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The progression toward more targeted, disease-modifying options for the historically difficult rheumatic disease made more headway in 2023.
Lupus therapy has been undergoing a transformation in recent years. Traditionally, drugs like hydroxychloroquine have been a mainstay in treatment, but recent clinical trials involving targeted pathways have shown success, signaling a shift towards improved outcomes in systemic lupus erythematosus (SLE). The BLISS study on belimumab over a decade ago and recent TULIP trials on anifrolumab revealed promising benefits in lupus care.1,2
These results create an opportunity for more treatment options, targeted therapies, and potential upcoming drugs in the next decade.
“Lupus is the most common rare disease, affecting approximately one in 1,000 patients,” Chris Wincup, MBBS, MRCP, consultant rheumatologist at King’s College Hospital Lupus Unit, explained to HCPLive. “Many of the symptoms of lupus cannot be seen physically, which means that the delay in getting diagnosed. This is why lupus is often termed ‘an invisible illness.’”
Although lupus is often misrepresented as a mild illness with symptoms like fatigue, mouth ulcers, joint pain, and rashes, the reality is these symptoms can be devastating for a patient. For instance, approximately 50% of people with lupus will develop kidney disease which could lead to severe, life-threatening damage.3
The unmet needs of this patient population include insufficient efficacy of current medications and the side effects and toxicities of medications, which can limit use and contribute to intolerability, further underscoring the demand for better treatment options.
“Morbidity and mortality are still at unacceptable levels and increased compared to the general population, particularly noted in women of color,” Rosalind Ramsey-Goldman, MD, DrPH, John P. Gallagher Research Professor of Rheumatology at Northwestern University Feinberg School of Medicine, told HCPLive. “For example, the response rate for treatment of lupus nephritis trials is less than 50% and this segues into a significant number of patients going on to end-stage renal disease (ESRD) needing renal replacement (dialysis or transplant). These outcomes are especially notable outcome disparities in lupus.”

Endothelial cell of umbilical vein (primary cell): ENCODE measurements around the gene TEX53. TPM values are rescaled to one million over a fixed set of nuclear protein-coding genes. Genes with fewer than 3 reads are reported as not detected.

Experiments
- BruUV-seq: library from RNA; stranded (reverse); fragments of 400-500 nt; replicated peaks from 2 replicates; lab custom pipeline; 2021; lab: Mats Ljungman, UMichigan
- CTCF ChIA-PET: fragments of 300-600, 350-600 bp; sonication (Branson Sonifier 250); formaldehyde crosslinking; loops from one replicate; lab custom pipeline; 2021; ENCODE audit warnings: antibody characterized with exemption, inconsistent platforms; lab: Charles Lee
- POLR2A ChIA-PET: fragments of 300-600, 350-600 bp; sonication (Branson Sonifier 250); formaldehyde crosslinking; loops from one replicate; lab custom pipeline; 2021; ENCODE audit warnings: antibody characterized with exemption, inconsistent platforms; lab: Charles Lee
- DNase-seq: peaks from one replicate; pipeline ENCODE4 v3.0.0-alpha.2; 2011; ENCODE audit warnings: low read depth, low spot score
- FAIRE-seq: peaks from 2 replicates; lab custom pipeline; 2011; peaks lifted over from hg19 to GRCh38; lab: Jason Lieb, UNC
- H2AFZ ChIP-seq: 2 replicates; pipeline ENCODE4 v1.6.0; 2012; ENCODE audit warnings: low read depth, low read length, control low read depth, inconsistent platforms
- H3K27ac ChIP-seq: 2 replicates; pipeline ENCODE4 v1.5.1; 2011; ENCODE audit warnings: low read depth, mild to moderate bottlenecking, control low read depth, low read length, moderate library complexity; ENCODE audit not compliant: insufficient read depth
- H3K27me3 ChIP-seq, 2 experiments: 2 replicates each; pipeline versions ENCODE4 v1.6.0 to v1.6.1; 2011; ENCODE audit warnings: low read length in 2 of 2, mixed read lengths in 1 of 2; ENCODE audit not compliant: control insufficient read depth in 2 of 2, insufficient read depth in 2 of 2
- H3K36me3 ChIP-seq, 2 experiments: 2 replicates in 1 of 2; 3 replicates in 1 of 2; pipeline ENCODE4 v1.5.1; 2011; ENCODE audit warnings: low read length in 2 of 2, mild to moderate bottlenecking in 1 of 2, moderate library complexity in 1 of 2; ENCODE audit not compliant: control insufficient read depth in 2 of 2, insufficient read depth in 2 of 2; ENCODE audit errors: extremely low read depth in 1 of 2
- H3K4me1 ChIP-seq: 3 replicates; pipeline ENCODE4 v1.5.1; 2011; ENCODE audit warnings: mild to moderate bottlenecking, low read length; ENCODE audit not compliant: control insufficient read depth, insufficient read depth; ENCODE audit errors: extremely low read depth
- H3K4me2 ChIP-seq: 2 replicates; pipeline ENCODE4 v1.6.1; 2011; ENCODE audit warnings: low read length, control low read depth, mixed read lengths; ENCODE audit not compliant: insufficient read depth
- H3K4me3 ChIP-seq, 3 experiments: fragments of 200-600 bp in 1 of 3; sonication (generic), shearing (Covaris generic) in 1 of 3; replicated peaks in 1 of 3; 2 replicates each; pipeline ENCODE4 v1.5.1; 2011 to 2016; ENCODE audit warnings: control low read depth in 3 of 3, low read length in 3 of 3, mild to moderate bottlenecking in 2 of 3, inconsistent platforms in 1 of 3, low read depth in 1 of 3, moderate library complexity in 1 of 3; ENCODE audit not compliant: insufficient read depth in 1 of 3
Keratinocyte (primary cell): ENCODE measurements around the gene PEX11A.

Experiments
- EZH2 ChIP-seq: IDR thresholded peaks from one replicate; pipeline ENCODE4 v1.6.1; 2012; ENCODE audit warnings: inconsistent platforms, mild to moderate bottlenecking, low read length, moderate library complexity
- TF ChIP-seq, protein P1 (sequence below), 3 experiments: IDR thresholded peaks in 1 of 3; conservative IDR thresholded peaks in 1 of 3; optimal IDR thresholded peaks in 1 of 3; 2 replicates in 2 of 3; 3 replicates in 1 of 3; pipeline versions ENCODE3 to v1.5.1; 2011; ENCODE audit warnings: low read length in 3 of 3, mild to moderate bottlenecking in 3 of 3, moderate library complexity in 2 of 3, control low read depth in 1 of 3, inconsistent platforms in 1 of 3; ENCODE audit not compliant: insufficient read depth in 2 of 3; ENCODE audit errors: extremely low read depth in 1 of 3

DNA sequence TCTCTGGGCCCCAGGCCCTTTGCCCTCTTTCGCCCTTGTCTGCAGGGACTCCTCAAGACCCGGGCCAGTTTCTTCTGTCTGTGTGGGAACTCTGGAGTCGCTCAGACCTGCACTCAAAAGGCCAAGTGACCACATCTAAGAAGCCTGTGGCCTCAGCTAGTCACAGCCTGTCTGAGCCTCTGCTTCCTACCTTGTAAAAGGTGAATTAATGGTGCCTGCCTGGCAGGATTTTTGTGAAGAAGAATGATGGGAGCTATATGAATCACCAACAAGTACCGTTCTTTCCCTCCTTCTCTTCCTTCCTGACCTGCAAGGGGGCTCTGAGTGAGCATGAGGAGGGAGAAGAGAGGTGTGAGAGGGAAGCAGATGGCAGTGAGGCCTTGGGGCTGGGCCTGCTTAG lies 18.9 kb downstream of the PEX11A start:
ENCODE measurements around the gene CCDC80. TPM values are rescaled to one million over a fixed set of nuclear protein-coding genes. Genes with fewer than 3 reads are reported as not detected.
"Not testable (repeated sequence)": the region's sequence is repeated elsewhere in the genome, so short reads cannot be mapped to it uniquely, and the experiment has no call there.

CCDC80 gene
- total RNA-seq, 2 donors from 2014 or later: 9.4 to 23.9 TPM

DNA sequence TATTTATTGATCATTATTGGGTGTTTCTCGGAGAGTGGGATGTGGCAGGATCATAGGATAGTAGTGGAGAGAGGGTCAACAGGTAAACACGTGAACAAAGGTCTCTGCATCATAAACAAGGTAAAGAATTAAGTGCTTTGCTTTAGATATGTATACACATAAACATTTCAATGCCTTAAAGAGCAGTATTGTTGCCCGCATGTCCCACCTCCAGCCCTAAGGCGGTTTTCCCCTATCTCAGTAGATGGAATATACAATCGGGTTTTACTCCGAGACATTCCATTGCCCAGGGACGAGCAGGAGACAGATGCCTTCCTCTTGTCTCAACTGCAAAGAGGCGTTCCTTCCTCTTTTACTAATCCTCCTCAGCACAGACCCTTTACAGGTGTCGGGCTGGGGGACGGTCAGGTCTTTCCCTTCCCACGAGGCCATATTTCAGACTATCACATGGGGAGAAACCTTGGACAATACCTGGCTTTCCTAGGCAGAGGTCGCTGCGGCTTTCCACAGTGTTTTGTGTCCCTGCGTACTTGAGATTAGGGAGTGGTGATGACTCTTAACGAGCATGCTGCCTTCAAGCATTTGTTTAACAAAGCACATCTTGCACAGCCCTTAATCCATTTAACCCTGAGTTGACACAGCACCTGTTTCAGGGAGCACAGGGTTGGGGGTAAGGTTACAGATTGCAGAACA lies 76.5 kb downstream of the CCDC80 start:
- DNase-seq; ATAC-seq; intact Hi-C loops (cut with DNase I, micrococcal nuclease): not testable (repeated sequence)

Lupus is generally treated with US Food and Drug Administration (FDA)-approved medications including anti-malarials (hydroxychloroquine), glucocorticoids (corticosteroids, prednisone, and methylprednisolone), immunosuppressants (voclosporin), and biologics (belimumab and anifrolumab).
The recent approvals of voclosporin, belimumab, and several other biologic disease-modifying antirheumatic drugs (DMARDs) offer a chance to not only improve long-term renal outcomes but also address the challenges associated with conventional immunosuppressants, including poor tolerance, low drug adherence, high disease flare rates, and cumulative steroid toxicity.
“The role of conventional immunosuppressants in SLE, such as mycophenolate, azathioprine and methotrexate, alongside antimalarial therapy is well established,” said Jack Arnold, MBBS, MRCP, clinical research fellow at Leeds Centre of Rheumatic and Musculoskeletal Medicine. “Targeted therapies are more selective in the way they target the pathology of SLE. In the case of belimumab and anifrolumab, their longer-term outcome data allows us to start to think of these medications as longer-term disease modifying agents in SLE.”
Ultimately, the short-term goals of treatment are to control the disease quickly to prevent disease flares and organ damage, minimize the use of glucocorticoids, recognize and support symptoms most bothersome to patients, such as pain and fatigue, and aim for low disease activity.
DMARDs are agents designed to target the underlying autoimmunity responsible for lupus and lupus nephritis to prevent the disease from activating or reactivating. Brad Rovin, MD, a nephrologist specializing in autoimmune kidney disease and professor of internal medicine at Ohio State University Wexner Medical Center, thinks of DMARDs as a “reset” to the immune system.
These drugs would likely be used in combination with other treatments, especially when significant efforts are required to control organ inflammation. The strategy would involve initiating therapy to swiftly control inflammation while concurrently introducing drugs to inhibit autoimmunity. This dual approach aims to minimize the risk of recurrent disease as inflammation comes under control.